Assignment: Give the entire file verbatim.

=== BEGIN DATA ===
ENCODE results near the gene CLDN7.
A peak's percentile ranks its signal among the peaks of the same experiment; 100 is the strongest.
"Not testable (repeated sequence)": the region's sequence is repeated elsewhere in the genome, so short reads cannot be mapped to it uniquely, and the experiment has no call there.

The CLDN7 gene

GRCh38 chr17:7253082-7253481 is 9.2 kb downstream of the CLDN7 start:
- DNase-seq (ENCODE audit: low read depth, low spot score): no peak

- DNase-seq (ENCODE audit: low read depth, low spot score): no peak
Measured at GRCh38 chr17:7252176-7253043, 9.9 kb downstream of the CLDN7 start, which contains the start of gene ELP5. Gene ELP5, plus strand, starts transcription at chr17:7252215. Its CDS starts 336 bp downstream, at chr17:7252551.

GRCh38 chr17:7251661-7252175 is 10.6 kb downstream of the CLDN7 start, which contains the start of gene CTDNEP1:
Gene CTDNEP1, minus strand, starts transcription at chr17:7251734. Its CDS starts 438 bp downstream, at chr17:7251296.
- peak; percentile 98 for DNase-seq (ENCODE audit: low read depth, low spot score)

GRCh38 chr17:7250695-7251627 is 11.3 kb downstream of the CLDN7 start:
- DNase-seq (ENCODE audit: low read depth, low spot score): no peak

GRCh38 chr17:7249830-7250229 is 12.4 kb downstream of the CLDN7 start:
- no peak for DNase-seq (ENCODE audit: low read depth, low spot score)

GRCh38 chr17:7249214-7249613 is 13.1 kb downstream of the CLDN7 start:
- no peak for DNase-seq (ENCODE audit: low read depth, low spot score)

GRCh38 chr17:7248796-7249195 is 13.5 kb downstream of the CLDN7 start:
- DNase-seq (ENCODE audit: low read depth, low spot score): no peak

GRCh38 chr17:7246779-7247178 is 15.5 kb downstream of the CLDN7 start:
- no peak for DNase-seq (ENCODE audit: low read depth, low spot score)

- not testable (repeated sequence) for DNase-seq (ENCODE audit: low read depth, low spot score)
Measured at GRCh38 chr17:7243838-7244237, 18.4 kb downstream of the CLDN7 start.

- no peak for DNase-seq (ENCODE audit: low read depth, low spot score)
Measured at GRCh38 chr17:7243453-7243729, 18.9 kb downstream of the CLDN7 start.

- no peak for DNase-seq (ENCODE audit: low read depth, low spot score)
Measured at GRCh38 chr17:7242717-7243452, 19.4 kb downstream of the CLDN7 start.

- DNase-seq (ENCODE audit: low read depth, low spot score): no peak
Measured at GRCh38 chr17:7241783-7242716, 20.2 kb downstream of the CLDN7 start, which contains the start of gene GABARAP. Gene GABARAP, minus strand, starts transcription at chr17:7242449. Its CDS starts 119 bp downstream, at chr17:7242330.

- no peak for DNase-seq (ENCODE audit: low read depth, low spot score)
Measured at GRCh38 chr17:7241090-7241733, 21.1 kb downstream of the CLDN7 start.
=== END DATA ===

ENCODE results near the gene CLDN7.
A peak's percentile ranks its signal among the peaks of the same experiment; 100 is the strongest.
"Not testable (repeated sequence)": the region's sequence is repeated elsewhere in the genome, so short reads cannot be mapped to it uniquely, and the experiment has no call there.

The CLDN7 gene

GRCh38 chr17:7253082-7253481 is 9.2 kb downstream of the CLDN7 start:
- DNase-seq (ENCODE audit: low read depth, low spot score): no peak

- DNase-seq (ENCODE audit: low read depth, low spot score): no peak
Measured at GRCh38 chr17:7252176-7253043, 9.9 kb downstream of the CLDN7 start, which contains the start of gene ELP5. Gene ELP5, plus strand, starts transcription at chr17:7252215. Its CDS starts 336 bp downstream, at chr17:7252551.

GRCh38 chr17:7251661-7252175 is 10.6 kb downstream of the CLDN7 start, which contains the start of gene CTDNEP1:
Gene CTDNEP1, minus strand, starts transcription at chr17:7251734. Its CDS starts 438 bp downstream, at chr17:7251296.
- peak; percentile 98 for DNase-seq (ENCODE audit: low read depth, low spot score)

GRCh38 chr17:7250695-7251627 is 11.3 kb downstream of the CLDN7 start:
- DNase-seq (ENCODE audit: low read depth, low spot score): no peak

GRCh38 chr17:7249830-7250229 is 12.4 kb downstream of the CLDN7 start:
- no peak for DNase-seq (ENCODE audit: low read depth, low spot score)

GRCh38 chr17:7249214-7249613 is 13.1 kb downstream of the CLDN7 start:
- no peak for DNase-seq (ENCODE audit: low read depth, low spot score)

GRCh38 chr17:7248796-7249195 is 13.5 kb downstream of the CLDN7 start:
- DNase-seq (ENCODE audit: low read depth, low spot score): no peak

GRCh38 chr17:7246779-7247178 is 15.5 kb downstream of the CLDN7 start:
- no peak for DNase-seq (ENCODE audit: low read depth, low spot score)

- not testable (repeated sequence) for DNase-seq (ENCODE audit: low read depth, low spot score)
Measured at GRCh38 chr17:7243838-7244237, 18.4 kb downstream of the CLDN7 start.

- no peak for DNase-seq (ENCODE audit: low read depth, low spot score)
Measured at GRCh38 chr17:7243453-7243729, 18.9 kb downstream of the CLDN7 start.

- no peak for DNase-seq (ENCODE audit: low read depth, low spot score)
Measured at GRCh38 chr17:7242717-7243452, 19.4 kb downstream of the CLDN7 start.

- DNase-seq (ENCODE audit: low read depth, low spot score): no peak
Measured at GRCh38 chr17:7241783-7242716, 20.2 kb downstream of the CLDN7 start, which contains the start of gene GABARAP. Gene GABARAP, minus strand, starts transcription at chr17:7242449. Its CDS starts 119 bp downstream, at chr17:7242330.

- no peak for DNase-seq (ENCODE audit: low read depth, low spot score)
Measured at GRCh38 chr17:7241090-7241733, 21.1 kb downstream of the CLDN7 start.